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Good and bad news from holiday sales in China

19 march 2012

On January 23, China celebrated its most important holiday of the year – Chinese New Year or Spring Festival. For the Chinese, it is of equal importance as Christmas for the Europeans and Americans and New Year for the Russians. The jewelry industry traditionally holds high expectations for these holidays. In past years, jewelers’ hopes pinned on Chinese New Year were justified. In this article, we summarize the results of sales this year and analyze the trends behind dry metrics.

Chinese New Year falls each time on a different date because it comes by the lunar calendar at the heart of the traditional chronology in China for almost 5,000 years. The lunar calendar is now widely used to determine the dates of the Chinese national holidays, as well as for some farm work.

Chinese New Year in China is called "Spring Festival," because according to the lunar calendar, on this day winter comes to its end making way for spring. Incidentally, it is really may be seen by changing weather. This time, the new year in China came on January 23. Although officially people in modern China are given one week (5 working days) to celebrate the occasion, the majority of the population across the country is celebrating the event for two weeks, until Feast of Lanterns, and sometimes even for a month. This means quite a lot of time to purchase gifts and be carried away by shopping.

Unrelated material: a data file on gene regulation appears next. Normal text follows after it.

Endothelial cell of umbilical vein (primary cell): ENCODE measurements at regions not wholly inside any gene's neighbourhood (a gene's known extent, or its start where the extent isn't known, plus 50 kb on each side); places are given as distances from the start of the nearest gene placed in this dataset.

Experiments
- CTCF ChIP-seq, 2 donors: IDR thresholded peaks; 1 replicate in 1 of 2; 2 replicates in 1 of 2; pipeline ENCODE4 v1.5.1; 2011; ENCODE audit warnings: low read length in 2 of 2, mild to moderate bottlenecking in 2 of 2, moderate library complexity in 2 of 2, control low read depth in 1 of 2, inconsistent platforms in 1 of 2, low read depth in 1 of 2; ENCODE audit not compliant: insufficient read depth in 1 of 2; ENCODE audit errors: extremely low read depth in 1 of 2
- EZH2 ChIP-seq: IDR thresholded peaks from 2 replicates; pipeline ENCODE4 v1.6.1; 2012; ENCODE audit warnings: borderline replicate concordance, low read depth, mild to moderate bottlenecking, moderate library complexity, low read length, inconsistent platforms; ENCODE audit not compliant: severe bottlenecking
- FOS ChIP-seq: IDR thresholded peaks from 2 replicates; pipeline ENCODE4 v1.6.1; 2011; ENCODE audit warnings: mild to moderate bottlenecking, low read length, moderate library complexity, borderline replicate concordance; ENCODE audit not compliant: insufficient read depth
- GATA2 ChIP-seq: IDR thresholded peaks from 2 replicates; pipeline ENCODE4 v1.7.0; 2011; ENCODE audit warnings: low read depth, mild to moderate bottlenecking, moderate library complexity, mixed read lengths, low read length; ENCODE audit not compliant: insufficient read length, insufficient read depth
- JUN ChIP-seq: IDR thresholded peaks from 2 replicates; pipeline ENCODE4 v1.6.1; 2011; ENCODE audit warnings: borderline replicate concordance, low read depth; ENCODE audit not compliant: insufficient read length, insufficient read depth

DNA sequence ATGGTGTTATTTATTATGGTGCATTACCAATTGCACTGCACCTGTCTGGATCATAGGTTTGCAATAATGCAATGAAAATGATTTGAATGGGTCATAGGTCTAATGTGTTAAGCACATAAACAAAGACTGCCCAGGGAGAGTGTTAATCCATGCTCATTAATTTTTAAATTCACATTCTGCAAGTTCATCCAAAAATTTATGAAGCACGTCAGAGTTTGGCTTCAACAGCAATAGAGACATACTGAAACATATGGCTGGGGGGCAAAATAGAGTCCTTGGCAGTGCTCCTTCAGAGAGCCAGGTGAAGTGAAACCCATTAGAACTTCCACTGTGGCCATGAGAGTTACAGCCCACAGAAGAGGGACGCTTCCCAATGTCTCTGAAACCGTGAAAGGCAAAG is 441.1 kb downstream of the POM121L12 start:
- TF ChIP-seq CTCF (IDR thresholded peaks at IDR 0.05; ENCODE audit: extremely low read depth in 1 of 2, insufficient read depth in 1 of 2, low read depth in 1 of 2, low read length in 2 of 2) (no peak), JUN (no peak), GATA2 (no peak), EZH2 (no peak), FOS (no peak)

Last November, China imported a record amount of gold, according to the Wall Street Journal citing official metrics. Shipments from Hong Kong to mainland China totaled 102 tons, a 20% increase from October and a nearly sixfold increase from November 2010. This was how the Chinese jewelry industry was bracing up for the holiday season.

One month later the Hong Kong Census and Statistics Department reported that gold imports from Hong Kong slumped to just 39 tonnes in December 2011, while Chinese gold imports for all of 2011 surged by 259 percent to nearly 428 tonnes thus making the December drop almost insignificant for the entire year picture. However, this was probably somewhat upsetting for Tom Kendall, a precious metals analyst for London-based Credit Suisse, whose forecast that overall Chinese imports for the full year would reach 470-490 tonnes failed to come true.